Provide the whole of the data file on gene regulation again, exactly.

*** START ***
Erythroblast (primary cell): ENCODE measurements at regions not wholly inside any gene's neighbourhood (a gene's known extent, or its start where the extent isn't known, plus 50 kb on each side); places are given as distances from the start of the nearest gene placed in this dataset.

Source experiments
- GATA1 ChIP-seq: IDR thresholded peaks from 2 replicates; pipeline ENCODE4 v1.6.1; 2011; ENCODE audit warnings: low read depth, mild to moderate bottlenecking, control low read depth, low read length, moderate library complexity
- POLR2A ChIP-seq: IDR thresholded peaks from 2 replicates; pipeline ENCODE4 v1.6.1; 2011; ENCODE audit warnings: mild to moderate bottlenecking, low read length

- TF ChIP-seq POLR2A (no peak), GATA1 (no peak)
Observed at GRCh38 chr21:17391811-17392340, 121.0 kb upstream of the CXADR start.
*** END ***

Erythroblast (primary cell): ENCODE measurements at regions not wholly inside any gene's neighbourhood (a gene's known extent, or its start where the extent isn't known, plus 50 kb on each side); places are given as distances from the start of the nearest gene placed in this dataset.

Source experiments
- GATA1 ChIP-seq: IDR thresholded peaks from 2 replicates; pipeline ENCODE4 v1.6.1; 2011; ENCODE audit warnings: low read depth, mild to moderate bottlenecking, control low read depth, low read length, moderate library complexity
- POLR2A ChIP-seq: IDR thresholded peaks from 2 replicates; pipeline ENCODE4 v1.6.1; 2011; ENCODE audit warnings: mild to moderate bottlenecking, low read length

- TF ChIP-seq POLR2A (no peak), GATA1 (no peak)
Observed at GRCh38 chr21:17391811-17392340, 121.0 kb upstream of the CXADR start.